Phyllis is the true testimony of an overcomer. She has triumphed over so traumatic experiences in her lifetime. Her parents died on the same day in July of 1986. She took care of her maternal grandparents at home till their deaths. Her health issues alone are a true testament of God’s keeping power. She has endured multiple health issues. Phyllis has suffered 6 strokes and a broken back that required major surgery her neck and lower back, knee surgery twice and two carpal tunnel surgeries. In 2012, the Lord decided it was time to relax a bit. Phyllis was diagnosed with a degenerative neurological disease called Machado Joseph’s that led to her retirement. Since retirement, she has been on two cruises, developed a liking for “penny machines”, casinos, Cook-Out BBQ sandwiches and long drives. For the first time in a in a long while she was able to come to church regularly and became a regular attendee of Midweek Bible Study and Sunday Service. She could be seen up in the balcony every Sunday until her balance made it dangerous to climb the stairs. In 2016, she went to the ER with a bout of Pneumonia she could not seem to get rid of. It was the beginning of her final battle. During a surgery that removed most of her right lung, it was discovered that this pneumonia was actually Stage 4 Lung Cancer. She went through two rounds of Chemo and decided “this is the Lord’s battle” and went home on hospice. That was in 2017. Virginia Oncology gave her 18 months to live. IT IS 2020!!!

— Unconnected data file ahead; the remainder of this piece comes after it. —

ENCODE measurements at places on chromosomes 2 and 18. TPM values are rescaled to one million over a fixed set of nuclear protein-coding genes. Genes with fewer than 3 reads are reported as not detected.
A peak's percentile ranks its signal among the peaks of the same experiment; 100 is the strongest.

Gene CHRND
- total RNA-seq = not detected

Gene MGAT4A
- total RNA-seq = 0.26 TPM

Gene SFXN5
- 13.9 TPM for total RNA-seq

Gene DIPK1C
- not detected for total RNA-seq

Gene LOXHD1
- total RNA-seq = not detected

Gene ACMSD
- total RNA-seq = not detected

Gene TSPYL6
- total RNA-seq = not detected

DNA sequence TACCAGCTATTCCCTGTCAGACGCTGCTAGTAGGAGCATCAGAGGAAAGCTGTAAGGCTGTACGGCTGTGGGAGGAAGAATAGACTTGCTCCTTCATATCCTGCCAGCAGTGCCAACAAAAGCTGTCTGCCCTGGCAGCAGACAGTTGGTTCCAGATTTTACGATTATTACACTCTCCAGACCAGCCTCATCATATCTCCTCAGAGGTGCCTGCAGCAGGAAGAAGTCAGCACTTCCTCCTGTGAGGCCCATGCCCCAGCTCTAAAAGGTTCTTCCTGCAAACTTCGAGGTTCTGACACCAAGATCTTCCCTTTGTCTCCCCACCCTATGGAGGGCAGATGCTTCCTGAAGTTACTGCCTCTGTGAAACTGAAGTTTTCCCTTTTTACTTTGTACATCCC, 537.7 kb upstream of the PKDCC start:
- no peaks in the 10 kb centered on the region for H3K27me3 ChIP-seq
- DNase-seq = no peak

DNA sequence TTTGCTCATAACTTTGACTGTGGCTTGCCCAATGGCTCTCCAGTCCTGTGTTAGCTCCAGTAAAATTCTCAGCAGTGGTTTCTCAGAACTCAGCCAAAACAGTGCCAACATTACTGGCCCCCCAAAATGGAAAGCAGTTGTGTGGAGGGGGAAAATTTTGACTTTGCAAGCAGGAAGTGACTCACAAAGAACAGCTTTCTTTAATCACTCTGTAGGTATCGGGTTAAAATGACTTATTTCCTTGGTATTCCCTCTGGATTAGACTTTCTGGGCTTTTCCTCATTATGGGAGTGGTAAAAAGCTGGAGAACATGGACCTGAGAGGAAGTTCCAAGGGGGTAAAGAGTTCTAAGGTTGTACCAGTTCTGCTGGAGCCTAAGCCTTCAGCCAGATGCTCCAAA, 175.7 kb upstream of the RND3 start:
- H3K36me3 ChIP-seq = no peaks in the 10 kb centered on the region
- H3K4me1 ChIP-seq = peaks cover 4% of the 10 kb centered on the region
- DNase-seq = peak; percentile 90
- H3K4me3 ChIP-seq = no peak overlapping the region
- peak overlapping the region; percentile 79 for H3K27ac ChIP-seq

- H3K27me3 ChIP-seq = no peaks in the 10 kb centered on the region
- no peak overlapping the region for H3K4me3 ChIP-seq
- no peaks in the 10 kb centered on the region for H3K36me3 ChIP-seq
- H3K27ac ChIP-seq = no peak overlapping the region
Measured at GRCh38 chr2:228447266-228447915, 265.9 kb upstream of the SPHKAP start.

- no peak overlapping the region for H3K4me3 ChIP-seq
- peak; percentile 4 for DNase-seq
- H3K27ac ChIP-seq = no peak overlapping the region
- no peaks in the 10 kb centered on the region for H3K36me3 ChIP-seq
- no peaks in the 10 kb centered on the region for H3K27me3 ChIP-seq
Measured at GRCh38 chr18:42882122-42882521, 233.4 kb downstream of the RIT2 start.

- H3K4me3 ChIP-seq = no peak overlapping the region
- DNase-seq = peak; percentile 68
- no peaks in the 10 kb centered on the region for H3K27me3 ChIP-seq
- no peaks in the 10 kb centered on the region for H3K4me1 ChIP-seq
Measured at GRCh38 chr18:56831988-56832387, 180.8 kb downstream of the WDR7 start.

She leaves to carry her legacy her daughter Christina, her son Patrick and a devoted “daughter-in-love”, Belinda. She has three grandchildren, Geramiah Xavier Gardner, Aubrey Tyron Bates, Jr. and Kaylah Adan Bates. She is survived by three brothers, Clarence O. Foster, Sr. (Betty Foster), Patrick A. Foster, Carey L. Foster, Sr., and her baby sister Mary F. White (Alfred D. White, Sr.). She is affectionately known as “Aunt Phyl” to nine nieces and nephews and just “Phyl” to host of family and friends. She was strong. She endured. She was loved dearly and she will be greatly missed.